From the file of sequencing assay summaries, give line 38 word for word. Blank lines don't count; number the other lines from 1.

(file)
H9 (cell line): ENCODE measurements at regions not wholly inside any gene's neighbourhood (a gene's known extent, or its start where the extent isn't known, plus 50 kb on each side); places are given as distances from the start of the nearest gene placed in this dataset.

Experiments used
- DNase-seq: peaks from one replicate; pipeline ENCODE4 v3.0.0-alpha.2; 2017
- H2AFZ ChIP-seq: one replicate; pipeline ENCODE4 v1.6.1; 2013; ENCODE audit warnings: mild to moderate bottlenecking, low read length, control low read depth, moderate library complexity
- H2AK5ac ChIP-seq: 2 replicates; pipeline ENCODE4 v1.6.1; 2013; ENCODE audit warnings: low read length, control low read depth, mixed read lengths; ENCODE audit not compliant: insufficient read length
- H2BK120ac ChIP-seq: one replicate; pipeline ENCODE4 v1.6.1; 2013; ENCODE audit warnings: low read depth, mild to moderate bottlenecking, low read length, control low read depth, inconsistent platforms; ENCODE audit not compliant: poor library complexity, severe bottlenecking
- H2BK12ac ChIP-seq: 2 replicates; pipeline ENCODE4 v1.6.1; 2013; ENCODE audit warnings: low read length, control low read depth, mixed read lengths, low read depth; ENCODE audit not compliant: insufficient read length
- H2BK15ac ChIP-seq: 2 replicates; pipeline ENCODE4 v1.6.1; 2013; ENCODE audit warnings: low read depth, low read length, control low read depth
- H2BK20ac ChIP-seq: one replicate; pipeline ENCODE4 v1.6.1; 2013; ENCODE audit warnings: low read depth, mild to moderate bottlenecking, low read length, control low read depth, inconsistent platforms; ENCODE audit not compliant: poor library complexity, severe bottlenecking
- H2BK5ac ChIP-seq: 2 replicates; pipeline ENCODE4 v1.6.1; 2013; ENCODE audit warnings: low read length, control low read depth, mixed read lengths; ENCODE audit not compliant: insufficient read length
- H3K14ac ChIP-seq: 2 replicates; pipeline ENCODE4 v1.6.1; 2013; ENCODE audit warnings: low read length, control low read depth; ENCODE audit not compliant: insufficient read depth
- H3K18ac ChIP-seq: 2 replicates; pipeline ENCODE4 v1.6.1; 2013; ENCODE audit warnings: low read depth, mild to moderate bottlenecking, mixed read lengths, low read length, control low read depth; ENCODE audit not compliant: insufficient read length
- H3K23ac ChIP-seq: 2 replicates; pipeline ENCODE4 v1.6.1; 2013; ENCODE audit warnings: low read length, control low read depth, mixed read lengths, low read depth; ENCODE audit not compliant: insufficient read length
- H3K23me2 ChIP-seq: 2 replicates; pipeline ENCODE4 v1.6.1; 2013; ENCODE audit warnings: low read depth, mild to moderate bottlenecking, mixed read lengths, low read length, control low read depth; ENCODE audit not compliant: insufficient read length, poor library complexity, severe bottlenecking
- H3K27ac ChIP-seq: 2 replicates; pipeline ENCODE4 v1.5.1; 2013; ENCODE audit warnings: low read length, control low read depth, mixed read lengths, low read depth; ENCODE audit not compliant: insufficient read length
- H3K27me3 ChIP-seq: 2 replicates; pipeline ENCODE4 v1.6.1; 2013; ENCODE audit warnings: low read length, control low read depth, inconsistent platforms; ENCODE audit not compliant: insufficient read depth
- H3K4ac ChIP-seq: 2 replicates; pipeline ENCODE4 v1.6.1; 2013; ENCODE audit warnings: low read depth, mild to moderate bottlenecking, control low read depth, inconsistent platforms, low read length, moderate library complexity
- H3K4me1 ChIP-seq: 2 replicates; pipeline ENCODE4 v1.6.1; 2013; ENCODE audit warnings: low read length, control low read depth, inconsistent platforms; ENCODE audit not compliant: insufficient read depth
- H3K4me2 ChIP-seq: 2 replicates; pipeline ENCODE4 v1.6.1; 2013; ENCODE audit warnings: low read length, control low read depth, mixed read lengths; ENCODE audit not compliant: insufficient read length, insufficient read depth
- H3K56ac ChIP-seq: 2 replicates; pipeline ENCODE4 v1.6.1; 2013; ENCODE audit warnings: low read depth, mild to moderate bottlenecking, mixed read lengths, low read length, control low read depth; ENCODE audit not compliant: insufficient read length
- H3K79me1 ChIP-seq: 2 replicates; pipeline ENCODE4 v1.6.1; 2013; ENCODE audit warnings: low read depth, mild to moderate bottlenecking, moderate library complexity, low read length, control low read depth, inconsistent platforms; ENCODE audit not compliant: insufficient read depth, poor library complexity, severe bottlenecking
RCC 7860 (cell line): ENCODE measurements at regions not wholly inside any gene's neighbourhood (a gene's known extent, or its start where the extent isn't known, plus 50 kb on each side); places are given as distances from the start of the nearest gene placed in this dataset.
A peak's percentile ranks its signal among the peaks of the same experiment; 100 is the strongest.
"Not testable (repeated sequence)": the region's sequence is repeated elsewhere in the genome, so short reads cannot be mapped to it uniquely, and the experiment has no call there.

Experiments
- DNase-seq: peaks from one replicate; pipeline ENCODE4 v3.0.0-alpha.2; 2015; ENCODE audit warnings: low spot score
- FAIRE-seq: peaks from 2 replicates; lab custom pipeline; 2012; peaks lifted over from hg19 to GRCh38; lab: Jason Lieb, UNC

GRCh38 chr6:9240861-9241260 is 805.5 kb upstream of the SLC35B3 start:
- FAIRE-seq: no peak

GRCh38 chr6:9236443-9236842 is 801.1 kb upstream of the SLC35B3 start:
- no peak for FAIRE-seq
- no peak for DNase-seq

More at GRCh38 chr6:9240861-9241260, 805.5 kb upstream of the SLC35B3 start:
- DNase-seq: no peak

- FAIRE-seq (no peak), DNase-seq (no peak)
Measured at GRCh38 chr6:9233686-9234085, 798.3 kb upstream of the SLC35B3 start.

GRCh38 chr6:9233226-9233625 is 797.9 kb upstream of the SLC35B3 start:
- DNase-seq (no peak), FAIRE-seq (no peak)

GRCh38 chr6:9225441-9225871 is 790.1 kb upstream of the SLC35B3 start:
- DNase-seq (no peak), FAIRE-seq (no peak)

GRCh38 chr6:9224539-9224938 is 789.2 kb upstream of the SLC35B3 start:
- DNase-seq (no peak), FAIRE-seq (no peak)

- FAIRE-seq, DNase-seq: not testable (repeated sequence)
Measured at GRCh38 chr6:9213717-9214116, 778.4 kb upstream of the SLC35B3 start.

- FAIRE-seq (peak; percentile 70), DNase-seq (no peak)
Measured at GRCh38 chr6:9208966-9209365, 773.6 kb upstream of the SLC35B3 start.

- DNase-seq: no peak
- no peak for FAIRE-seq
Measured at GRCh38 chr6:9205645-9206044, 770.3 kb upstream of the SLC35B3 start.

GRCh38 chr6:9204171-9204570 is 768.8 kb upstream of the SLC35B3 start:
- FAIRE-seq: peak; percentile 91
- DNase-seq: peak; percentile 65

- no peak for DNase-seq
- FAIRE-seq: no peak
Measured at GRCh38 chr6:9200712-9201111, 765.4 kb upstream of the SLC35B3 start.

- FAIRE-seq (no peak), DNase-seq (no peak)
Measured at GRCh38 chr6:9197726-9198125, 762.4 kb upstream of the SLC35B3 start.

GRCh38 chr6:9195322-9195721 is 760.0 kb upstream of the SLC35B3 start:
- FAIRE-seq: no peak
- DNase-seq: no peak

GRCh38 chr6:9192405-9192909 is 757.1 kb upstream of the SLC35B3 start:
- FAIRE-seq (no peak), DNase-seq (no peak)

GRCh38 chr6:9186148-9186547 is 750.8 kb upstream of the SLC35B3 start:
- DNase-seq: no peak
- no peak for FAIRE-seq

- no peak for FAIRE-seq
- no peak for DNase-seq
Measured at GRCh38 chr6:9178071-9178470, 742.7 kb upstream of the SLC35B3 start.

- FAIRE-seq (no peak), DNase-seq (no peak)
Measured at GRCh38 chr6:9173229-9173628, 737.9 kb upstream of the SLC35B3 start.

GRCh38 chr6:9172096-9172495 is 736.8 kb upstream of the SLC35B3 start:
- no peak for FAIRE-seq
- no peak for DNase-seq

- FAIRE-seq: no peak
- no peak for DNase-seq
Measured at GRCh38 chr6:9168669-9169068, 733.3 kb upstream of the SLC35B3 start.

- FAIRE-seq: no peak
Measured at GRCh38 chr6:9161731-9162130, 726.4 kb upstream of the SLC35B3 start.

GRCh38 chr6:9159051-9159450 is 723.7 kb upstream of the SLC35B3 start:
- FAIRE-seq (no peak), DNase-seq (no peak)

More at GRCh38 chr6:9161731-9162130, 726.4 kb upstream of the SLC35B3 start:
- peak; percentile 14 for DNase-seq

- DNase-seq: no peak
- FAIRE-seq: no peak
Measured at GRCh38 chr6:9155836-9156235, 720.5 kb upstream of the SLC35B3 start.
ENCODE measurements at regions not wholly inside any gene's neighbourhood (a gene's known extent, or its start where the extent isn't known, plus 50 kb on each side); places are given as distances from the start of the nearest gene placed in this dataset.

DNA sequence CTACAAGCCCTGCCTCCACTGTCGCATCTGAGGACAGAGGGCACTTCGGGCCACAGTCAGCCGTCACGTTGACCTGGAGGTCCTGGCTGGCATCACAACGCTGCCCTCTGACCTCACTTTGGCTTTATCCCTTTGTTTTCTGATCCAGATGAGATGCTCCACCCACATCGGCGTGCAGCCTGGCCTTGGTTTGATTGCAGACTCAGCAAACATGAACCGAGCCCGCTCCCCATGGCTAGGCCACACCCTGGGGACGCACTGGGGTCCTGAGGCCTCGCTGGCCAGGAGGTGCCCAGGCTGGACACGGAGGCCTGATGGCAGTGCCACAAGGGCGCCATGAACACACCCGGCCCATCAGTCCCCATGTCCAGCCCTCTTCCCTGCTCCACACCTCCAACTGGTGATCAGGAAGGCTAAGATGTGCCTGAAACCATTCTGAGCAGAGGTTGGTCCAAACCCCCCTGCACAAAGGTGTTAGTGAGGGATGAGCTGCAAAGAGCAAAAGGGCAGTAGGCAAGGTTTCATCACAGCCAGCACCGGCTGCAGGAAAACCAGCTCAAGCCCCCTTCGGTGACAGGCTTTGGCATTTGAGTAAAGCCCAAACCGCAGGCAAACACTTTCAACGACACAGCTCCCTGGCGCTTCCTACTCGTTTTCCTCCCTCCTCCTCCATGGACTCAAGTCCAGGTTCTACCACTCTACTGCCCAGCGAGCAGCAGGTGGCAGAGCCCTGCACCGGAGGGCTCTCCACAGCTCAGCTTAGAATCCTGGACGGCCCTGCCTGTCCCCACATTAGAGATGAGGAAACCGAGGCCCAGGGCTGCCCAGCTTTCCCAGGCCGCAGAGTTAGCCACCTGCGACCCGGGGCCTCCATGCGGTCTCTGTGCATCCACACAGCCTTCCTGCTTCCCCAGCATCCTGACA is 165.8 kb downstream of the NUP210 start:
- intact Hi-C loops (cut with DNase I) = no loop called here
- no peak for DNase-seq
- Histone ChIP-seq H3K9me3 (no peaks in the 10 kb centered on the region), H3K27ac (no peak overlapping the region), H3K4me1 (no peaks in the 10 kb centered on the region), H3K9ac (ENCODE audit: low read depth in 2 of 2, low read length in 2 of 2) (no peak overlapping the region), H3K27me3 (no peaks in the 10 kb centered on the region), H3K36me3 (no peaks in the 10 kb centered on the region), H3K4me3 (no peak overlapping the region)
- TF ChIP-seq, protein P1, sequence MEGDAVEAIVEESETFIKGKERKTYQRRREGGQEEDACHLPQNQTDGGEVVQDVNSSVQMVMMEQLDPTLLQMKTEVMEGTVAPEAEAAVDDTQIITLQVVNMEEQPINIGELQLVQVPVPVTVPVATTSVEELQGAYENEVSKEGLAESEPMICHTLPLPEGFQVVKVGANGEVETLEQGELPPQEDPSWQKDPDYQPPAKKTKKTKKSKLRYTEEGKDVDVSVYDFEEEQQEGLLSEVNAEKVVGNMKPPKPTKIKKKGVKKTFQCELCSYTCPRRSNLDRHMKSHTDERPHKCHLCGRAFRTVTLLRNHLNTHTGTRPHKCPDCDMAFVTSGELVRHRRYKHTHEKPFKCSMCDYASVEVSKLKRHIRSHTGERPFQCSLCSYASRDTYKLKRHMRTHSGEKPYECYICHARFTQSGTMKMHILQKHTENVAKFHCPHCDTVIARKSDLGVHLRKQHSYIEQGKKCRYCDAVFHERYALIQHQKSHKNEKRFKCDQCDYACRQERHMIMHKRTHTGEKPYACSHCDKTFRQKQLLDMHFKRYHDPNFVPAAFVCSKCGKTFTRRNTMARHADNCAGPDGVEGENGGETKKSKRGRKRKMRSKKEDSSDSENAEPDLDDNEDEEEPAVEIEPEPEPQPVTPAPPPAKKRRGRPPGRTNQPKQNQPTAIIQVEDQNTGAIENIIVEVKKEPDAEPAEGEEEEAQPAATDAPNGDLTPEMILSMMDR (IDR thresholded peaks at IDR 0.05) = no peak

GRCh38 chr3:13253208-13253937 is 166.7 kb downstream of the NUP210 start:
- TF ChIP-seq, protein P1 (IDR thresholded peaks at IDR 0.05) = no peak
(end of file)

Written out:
- DNase-seq (no peak), FAIRE-seq (no peak)